As I'm sure I've said here before, conventional wisdom holds that world building relates to science fiction and fantasy. But every story involves a world that must be created for it. Historical fiction, in particular, can require as much world building as any work of scifi or fantasy. A Bandit's Tale: The Muddled Misadventures of a Pickpocket by Deborah Hopkinson is an excellent example. The world here is 1880s New York City, complete with historical figures, establishments, and events.
After being accused of theft (where the bandit comes from in the title) in his Italian village, eleven-year-old Rocco Zaccaro's parents make a deal with a padrone (boss/patron). The man will bring Rocco to the United States as a sort of indentured servant. What will Rocco do for him? Rocco doesn't find out until he arrives in New York City. He's going to become one of the padrone's stable of child street musicians, who are essentially beggars expected to collect a minimum amount of money each day while living in squalid conditions.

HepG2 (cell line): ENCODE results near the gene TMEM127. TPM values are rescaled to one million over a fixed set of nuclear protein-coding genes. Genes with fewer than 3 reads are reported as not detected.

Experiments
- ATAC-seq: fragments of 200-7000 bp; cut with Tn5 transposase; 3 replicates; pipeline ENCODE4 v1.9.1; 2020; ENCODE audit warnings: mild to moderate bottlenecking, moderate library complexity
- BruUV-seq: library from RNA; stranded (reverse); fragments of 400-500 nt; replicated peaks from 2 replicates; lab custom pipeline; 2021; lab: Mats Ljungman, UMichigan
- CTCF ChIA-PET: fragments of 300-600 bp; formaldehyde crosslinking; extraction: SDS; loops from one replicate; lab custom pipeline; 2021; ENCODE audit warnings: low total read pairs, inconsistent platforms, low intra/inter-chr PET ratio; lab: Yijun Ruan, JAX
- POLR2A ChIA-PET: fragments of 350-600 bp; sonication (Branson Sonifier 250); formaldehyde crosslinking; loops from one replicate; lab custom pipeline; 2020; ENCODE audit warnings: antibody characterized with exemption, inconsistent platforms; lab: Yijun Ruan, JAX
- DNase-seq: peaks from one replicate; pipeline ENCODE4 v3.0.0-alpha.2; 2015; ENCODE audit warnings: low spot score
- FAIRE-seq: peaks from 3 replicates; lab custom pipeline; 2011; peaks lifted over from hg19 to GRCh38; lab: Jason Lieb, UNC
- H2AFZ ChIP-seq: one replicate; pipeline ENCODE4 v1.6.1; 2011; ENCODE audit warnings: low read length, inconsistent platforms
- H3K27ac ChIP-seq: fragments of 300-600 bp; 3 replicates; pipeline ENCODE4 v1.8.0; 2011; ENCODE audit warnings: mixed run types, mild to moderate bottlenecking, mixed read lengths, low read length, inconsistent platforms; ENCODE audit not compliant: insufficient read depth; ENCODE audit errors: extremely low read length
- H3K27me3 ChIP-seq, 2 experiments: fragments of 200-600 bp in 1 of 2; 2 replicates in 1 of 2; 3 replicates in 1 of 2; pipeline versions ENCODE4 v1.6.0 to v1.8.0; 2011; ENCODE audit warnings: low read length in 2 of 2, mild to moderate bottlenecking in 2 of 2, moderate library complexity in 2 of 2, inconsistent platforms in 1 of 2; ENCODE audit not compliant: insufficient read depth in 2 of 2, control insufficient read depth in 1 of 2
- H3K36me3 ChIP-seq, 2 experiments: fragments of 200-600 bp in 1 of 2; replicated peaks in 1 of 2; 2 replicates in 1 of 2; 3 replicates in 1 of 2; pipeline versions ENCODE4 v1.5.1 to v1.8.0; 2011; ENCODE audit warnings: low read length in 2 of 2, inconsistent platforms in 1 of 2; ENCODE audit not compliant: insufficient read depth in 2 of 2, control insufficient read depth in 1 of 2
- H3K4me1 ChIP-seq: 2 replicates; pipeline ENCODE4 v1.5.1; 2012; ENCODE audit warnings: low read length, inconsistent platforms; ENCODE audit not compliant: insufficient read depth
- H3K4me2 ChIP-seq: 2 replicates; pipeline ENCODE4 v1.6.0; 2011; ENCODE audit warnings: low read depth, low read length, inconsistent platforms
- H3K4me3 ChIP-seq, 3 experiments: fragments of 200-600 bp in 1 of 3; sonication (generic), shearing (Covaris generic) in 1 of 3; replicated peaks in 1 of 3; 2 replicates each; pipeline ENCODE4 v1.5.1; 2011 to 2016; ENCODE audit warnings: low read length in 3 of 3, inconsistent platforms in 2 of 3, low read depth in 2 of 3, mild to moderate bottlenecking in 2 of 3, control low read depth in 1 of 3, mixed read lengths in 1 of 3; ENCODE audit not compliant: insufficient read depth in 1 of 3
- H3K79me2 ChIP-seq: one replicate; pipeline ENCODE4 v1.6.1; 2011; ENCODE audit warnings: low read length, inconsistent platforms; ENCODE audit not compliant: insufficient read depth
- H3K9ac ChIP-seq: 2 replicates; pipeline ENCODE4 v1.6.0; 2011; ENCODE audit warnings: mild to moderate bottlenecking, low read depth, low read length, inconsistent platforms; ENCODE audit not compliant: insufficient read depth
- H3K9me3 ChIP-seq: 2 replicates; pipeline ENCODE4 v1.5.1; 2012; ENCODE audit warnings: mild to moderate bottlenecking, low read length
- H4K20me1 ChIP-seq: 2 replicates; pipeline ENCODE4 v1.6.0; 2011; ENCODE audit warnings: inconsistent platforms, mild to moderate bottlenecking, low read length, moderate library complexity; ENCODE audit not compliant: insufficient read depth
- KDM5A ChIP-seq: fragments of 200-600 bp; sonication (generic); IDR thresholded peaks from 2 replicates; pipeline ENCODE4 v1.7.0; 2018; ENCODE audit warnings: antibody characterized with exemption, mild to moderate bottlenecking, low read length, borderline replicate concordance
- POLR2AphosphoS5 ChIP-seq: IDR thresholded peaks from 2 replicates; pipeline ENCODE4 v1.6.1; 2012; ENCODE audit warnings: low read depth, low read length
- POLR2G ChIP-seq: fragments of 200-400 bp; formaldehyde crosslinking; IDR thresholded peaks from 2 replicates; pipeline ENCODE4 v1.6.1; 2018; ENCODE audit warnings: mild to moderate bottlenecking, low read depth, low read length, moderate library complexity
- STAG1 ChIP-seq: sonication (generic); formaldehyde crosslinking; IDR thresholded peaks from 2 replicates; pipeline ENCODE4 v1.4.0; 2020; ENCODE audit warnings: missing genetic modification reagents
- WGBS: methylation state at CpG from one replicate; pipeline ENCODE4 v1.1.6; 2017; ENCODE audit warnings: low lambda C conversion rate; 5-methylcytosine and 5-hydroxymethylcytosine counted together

Rocco moves from one situation to another, running into historical figures and places. For an a reader with a little historical knowledge, guessing what was real is part of the pleasure of this type of book.
The problems of today's immigrants to the U.S. kept coming to mind
while I was reading this. What's the connection? Immigrants have always had a hard time here. I'm not sure if
there's something comforting about that because so many groups suffered and then moved on or profoundly disturbing
because so little changes. Another interesting point: This book deals with America's nonAnglo-Saxon, Protestant experience.
The author adds terrific end material, explaining all the historical elements she worked into the story.